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  30.  19
    On the Soul of Technical Objects: Commentary on Simondon’s ‘Technics and Eschatology’.Yuk Hui - 2018 - Theory, Culture and Society 35 (6):97-111.
    This article comments on a paper titled ‘Technique et eschatologie: le devenir des objets techniques’ that Gilbert Simondon presented in 1972. For Simondon, eschatology consists of a basic presupposition, which is the duality between the immortal soul and the corruptible body. The eschatology of technical objects can be seen as the object’s becoming against time. Simondon suggests that in the epoch of artisans, the product through its perfection searches for the ‘immortality of his producer’, while in the industrial epoch (...)
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  31.  33
    The Soul of a New Machine: Bioethicists in the Bureaucracy.Carl Elliott - 2005 - Cambridge Quarterly of Healthcare Ethics 14 (4):379-384.
    In a recent issue of The Lancet, the historian Roger Cooter predicted that the field of bioethics will soon die of self-inflicted wounds. “Conspiring against it,” he wrote, “is exposure of the funding of some of its US centres by pharmaceutical companies; exclusion of alternative perspectives from the social sciences; retention of narrow analytical notions of ethics in the face of popular expression and academic respect for the place of emotions; divisions within the discipline ; and collusion with, and appropriation (...)
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  32. The Active Nature of the Soul in Sense Perception: Robert Kilwardby and Peter Olivi.Juhana Toivanen & José Filipe Silva - 2010 - Vivarium 48 (3):245-278.
    This article discusses the theories of perception of Robert Kilwardby and Peter of John Olivi. Our aim is to show how in challenging certain assumptions of medieval Aristotelian theories of perception they drew on Augustine and argued for the active nature of the soul in sense perception. For both Kilwardby and Olivi, the soul is not passive with respect to perceived objects; rather, it causes its own cognitive acts with respect to external objects and thus allows the subject (...)
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  33.  6
    In Search of the Soul: A Philosophical Essay.John Cottingham - 2019 - Princeton University Press.
    How our beliefs about the soul have developed through the ages, and why an understanding of it still matters today The concept of the soul has been a recurring area of exploration since ancient times. What do we mean when we talk about finding our soul, how do we know we have one, and does it hold any relevance in today’s scientifically and technologically dominated society? From Socrates and Augustine to Darwin and Freud, In Search of the (...)
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  34. The Soul and Its Parts: A Study in Aristotle and Brentano.Barry Smith - 1988 - Brentano Studien 1:75–88.
    The piece of wax takes on the form of the seal; but this occurs in a way that is largely indifferent to the particular constitution of the seal. Similarly, Aristotle says, ‘the sense is affected by what is coloured or flavoured or sounding, but it is indifferent as to what in each case the substance is’. We show that Brentano takes this Aristotelian account of the relation between sense and its objects as the basis for his theory of mind in (...)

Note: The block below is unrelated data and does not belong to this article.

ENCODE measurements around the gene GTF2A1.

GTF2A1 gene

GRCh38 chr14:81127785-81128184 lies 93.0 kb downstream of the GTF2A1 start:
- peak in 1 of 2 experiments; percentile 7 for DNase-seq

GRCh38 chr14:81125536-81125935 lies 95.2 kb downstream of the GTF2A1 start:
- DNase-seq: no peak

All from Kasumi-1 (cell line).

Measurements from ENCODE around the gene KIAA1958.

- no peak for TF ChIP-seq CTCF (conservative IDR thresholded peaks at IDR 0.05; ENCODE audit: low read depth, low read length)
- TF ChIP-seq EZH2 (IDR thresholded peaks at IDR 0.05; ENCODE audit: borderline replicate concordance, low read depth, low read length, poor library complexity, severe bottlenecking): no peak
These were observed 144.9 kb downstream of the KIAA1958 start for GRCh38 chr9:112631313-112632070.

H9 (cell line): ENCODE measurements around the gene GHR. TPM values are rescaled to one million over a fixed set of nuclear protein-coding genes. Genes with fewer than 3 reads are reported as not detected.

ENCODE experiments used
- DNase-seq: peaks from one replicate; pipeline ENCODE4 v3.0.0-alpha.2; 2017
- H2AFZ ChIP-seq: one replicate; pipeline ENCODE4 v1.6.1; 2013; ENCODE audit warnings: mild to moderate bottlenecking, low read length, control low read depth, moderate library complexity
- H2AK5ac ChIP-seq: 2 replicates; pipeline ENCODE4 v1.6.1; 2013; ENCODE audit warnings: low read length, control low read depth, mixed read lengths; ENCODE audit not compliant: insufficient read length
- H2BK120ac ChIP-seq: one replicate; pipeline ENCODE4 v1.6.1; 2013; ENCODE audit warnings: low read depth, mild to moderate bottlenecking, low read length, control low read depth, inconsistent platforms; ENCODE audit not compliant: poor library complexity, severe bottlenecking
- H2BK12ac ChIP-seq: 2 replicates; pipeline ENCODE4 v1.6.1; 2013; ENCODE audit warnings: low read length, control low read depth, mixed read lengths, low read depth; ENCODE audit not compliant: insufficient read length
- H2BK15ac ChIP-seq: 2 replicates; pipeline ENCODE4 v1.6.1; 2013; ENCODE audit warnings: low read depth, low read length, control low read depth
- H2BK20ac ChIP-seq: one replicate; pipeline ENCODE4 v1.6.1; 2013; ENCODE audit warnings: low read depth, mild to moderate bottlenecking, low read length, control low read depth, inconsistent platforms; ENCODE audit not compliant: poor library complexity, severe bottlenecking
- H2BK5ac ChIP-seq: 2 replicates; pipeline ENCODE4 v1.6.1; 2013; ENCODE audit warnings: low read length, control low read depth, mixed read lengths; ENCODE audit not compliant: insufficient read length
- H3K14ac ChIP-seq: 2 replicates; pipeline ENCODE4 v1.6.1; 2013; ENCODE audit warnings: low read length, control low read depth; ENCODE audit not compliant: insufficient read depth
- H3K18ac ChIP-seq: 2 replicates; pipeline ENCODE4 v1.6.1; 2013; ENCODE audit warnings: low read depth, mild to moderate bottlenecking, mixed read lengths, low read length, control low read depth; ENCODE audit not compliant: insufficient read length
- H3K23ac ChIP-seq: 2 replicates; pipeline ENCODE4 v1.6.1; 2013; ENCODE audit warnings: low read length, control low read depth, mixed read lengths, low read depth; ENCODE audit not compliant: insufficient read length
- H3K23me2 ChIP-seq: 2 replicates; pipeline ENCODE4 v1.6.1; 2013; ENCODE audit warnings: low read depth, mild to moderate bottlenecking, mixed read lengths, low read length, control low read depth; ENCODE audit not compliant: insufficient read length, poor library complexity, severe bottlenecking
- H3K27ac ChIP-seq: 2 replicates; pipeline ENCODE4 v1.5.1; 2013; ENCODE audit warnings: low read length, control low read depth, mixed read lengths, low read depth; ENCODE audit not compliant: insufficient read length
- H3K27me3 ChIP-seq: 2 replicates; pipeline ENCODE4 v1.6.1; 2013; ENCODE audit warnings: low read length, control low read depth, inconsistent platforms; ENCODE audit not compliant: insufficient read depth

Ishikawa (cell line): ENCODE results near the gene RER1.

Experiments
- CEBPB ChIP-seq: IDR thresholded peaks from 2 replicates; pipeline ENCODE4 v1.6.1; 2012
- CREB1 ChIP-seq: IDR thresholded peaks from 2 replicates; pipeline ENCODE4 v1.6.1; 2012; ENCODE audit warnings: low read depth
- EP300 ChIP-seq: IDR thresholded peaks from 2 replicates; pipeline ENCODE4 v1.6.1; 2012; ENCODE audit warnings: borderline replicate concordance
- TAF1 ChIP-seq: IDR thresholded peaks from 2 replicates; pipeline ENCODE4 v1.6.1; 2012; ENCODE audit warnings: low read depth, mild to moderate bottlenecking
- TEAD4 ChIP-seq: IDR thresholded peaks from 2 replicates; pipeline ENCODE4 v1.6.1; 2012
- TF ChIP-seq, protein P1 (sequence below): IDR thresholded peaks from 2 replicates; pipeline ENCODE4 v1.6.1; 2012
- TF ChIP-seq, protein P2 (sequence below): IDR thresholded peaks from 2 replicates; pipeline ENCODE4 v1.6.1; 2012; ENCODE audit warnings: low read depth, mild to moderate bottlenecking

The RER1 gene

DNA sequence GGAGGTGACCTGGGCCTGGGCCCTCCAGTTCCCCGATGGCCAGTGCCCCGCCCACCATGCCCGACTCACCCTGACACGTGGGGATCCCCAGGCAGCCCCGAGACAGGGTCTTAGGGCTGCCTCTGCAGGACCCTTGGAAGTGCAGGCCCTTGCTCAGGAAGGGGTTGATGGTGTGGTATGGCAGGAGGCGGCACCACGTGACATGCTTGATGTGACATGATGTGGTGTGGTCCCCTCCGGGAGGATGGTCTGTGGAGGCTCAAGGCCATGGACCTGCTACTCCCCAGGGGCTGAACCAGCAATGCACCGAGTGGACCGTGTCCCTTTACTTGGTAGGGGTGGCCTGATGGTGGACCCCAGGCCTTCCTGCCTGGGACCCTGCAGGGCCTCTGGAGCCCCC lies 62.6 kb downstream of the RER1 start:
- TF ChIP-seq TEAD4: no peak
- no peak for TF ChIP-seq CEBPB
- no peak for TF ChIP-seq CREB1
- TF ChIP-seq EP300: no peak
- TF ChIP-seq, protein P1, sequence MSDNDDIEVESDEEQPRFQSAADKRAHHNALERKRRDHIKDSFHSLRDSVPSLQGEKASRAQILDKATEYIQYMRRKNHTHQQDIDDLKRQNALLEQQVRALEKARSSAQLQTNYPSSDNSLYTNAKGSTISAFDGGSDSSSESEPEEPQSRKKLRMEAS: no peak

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  35.  25
    Partitioning the Soul: Debates From Plato to Leibniz.Dominik Perler & Klaus Corcilius (eds.) - 2014 - De Gruyter.
    Does the soul have parts? What kind of parts? And how do all the parts make together a whole? Many ancient, medieval and early modern philosophers discussed these questions, thus providing a mereological analysis of the soul. The eleven chapters reconstruct and critically examine radically different theories. They make clear that the question of how a single soul can have an internal complexity was a crucial issue for many classical thinkers.
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  36.  46
    The Soul’s (After-) Life.Rachana Kamtekar - 2016 - Ancient Philosophy 36 (1):115-132.
  37.  65
    The Concealed Art of the Soul: Theories of Self and Practices of Truth in Indian Ethics and Epistemology.Jonardon Ganeri - 2007 - Oxford University Press.
    Hidden in the cave : the Upaniṣadic self -- Dangerous truths : the Buddha on silence, secrecy and snakes -- A cloak of clever words : the deconstruction of deceit in the Mahābhārata -- Words that burn : why did the Buddha say what he did? -- Words that break : can an Upaniṣad state the truth? -- The imperfect reality of persons -- Self as performance.
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  38. The Soul and Discursive Reason in the Philosophy of Proclus.D. Gregory Macisaac - 2001 - Dissertation, University of Notre Dame
    In Proclus dianoia is the Soul's thinking activity, through which it makes itself into a divided image of Nous. This dissertation examines various aspects of Procline dianoia. Dianoia's thoughts are logoi, because in the Greek philosophical tradition, logos came to mean a division of a prior unity . Proclus' theory of dianoia rejects induction, and is a conscious development of Plato's theory of anamnesis , because induction is unable to yield a true universal . The source of Soul's (...)
     
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  39. Theurgy and the Soul: The Neoplatonism of Iamblichus.Gregory Shaw - 2003 - Pennsylvania State University Press.
    _Theurgy and the Soul_ is a study of Iamblichus of Syria, whose teachings set the final form of pagan spirituality prior to the Christianization of the Roman Empire. Gregory Shaw focuses on the theory and practice of theurgy, the most controversial and significant aspect of Iamblichus's Platonism. Theurgy literally means "divine action." Unlike previous Platonists who stressed the elevated status of the human soul, Iamblichus taught that the soul descended completely into the body and thereby required the performance (...)